If people are going to be rude or judgemental of your child, then you need to re-evaluate who you're spending your time with.
While teachers are paid professionals who should know about ADHD, your job is still to keep the lines of communication wide open regarding your child. Your main concern is avoiding opportunities for a struggle for your child. For me, that means avoiding exposing my child to one extra second of somebody else having to figure out what I already know.
Let them find new things and help me understand things that I don't. But if there's any piece of the puzzle that I've solved myself, you can bet that I will be sharing that information with my child's teachers. If you don't have that hand-off about what you know to be true, then everyone is going to struggle.
A huge part of setting my child up for success means giving up facts. It means telling the teachers at the beginning of the year how my child will be the most successful. It means not always sitting back and waiting for the teacher to come to me when they have a problem. It all comes back to advocating for your child's needs.
I have five kids. That means that helping my children understand their sister's ADHD is sometimes a fulltime job. This comes down to answering a lot of the same questions that I get from everybody else but in a different form of language.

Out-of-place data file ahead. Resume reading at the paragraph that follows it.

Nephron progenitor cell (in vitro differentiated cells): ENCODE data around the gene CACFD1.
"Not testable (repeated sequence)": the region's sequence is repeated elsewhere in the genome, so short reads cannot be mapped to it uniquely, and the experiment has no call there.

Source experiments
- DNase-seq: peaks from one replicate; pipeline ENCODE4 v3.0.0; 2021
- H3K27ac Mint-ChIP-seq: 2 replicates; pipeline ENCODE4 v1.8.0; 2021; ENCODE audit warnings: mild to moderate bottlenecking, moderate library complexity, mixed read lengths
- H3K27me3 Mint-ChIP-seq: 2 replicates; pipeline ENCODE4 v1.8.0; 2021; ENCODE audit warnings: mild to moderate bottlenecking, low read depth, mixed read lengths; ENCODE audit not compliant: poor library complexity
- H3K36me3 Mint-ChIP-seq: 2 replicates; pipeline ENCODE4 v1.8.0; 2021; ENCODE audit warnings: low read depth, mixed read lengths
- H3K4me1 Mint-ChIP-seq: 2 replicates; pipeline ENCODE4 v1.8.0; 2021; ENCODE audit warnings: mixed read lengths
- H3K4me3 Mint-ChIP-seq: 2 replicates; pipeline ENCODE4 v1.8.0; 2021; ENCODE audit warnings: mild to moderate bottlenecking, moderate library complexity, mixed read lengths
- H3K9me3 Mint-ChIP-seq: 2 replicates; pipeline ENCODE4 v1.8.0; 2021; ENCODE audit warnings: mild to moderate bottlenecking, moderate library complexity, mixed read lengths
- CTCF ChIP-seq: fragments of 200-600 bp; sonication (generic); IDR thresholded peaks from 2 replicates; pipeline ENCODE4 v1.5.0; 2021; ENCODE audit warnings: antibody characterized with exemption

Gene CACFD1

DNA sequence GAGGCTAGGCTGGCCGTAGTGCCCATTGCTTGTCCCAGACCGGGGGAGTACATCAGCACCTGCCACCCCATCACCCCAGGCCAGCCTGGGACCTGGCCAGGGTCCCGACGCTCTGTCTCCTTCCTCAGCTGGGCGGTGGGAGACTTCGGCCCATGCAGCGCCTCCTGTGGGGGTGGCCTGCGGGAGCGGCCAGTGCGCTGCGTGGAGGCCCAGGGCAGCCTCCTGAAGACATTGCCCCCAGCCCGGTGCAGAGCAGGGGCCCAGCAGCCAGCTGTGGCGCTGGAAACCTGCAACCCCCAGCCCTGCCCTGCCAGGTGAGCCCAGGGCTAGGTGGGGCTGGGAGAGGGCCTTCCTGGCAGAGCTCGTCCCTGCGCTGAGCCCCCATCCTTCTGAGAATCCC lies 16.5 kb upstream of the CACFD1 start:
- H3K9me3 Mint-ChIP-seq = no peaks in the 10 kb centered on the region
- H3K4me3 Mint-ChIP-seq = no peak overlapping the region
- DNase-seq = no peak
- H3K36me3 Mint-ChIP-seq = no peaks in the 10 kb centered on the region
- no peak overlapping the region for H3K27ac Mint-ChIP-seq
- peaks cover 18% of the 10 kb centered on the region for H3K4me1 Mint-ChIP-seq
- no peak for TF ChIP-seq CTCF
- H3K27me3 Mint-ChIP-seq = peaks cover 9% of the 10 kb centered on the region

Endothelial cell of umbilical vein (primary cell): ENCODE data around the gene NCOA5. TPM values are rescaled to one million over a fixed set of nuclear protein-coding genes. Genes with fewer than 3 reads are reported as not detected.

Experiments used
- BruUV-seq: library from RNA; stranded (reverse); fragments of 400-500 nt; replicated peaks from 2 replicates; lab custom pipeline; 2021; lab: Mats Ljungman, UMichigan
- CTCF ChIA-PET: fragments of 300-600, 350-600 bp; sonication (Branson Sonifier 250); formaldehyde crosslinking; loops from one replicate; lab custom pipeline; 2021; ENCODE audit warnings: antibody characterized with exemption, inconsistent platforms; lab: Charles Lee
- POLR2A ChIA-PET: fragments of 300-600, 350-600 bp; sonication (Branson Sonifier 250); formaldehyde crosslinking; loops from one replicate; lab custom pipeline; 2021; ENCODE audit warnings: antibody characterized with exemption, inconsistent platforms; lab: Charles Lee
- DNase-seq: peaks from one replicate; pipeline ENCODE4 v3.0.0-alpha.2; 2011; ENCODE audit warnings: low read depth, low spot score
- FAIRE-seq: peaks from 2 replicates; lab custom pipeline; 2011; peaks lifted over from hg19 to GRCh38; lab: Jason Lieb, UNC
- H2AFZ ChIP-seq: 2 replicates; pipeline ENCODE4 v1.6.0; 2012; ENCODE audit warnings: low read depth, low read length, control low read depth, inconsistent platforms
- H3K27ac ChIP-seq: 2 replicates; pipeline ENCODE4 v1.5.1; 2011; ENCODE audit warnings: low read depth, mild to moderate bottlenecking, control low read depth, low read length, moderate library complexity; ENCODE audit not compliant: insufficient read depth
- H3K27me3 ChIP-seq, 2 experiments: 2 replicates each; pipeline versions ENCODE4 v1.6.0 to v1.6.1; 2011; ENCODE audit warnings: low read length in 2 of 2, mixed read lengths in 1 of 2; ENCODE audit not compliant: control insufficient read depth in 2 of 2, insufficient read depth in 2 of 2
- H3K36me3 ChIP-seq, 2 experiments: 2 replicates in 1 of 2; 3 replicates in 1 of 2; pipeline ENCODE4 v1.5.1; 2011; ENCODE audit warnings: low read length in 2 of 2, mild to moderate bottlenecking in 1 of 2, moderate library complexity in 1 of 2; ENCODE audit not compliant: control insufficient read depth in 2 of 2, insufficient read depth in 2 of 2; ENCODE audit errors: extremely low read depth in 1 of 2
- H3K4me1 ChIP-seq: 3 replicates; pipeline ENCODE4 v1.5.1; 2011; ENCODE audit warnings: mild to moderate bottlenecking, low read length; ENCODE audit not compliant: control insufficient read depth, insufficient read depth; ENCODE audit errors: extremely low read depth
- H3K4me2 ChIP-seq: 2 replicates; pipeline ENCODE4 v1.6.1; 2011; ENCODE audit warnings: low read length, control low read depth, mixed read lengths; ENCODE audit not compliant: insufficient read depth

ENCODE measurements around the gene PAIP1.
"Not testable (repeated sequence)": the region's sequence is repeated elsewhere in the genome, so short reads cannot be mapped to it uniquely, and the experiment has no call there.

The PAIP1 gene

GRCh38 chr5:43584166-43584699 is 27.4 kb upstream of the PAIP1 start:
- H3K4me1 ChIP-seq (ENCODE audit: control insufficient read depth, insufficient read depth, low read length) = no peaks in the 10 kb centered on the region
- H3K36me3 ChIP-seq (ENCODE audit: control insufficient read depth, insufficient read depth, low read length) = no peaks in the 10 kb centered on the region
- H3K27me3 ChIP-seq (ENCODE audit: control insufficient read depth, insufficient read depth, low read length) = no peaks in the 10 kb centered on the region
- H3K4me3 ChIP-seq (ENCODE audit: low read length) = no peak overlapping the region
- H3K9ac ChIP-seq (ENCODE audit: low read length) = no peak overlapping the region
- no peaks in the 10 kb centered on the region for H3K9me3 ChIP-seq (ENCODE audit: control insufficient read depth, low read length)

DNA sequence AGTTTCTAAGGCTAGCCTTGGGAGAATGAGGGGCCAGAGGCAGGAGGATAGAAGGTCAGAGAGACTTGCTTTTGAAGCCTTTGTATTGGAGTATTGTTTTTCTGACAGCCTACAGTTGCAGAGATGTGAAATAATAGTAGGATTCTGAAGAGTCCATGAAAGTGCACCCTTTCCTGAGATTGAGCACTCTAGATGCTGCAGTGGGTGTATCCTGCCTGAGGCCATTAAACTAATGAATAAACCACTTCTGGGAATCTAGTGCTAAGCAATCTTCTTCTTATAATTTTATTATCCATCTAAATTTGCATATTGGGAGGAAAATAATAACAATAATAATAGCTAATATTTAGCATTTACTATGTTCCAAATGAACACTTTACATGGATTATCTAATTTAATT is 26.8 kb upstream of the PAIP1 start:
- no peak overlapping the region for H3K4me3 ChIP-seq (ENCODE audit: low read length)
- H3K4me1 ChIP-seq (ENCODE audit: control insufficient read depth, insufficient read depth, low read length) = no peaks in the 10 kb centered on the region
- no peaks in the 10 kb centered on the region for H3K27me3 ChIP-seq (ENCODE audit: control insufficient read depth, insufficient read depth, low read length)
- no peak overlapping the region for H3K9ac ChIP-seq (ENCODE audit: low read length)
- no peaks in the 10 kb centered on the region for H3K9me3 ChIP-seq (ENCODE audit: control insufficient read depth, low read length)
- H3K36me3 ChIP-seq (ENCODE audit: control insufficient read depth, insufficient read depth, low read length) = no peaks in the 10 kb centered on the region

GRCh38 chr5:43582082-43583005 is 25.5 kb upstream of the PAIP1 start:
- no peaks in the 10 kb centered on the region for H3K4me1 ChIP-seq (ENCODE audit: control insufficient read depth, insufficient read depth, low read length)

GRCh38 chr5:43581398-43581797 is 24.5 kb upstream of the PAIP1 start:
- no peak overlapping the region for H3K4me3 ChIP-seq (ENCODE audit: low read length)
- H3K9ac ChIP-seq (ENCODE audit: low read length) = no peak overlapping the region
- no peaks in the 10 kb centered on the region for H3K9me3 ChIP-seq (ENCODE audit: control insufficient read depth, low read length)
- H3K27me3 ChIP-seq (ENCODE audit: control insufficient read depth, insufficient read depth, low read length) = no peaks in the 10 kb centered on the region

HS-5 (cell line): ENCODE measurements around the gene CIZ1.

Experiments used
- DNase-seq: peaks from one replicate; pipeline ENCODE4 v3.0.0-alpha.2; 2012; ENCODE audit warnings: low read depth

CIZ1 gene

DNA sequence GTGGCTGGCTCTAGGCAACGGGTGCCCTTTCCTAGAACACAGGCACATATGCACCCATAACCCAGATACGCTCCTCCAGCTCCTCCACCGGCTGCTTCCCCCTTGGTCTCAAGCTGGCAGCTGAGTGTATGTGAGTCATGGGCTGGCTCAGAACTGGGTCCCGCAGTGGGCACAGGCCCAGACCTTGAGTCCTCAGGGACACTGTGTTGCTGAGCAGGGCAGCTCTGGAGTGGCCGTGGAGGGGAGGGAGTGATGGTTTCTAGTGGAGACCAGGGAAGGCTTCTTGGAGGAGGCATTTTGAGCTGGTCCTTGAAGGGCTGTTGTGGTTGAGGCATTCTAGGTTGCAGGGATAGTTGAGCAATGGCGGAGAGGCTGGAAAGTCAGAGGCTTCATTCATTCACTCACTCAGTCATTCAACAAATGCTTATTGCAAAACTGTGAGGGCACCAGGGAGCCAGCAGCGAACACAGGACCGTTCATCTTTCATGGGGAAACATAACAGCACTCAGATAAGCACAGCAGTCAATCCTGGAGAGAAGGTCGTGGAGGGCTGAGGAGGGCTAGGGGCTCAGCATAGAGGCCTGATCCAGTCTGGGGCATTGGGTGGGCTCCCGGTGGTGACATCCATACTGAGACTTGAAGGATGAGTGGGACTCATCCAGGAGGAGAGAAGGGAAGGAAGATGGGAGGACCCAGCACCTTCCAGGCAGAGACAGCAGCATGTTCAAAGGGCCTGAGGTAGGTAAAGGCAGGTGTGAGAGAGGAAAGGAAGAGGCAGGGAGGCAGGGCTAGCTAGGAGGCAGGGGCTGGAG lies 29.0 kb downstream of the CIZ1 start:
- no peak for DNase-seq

Children ask questions; it's part of our job as parents to help them understand the world around them. That gets difficult when sometimes we, as parents, don't have all of the answers. While that can sometimes be challenging, it's our job to talk to the other kids about what we do know and help to break down their concerns.
We know that just because one child has ADHD, it doesn't mean that all of our children will. And that's an important point to make. Siblings of children with ADHD will sometimes make themselves sick with anxiety, thinking that they are going to get it because somebody in their family has it.
On top of that, they might not know how to navigate relationships with other children because they've been raised with an ADHD child. "Normal" behavior to them is entirely different from what they might run into with other children.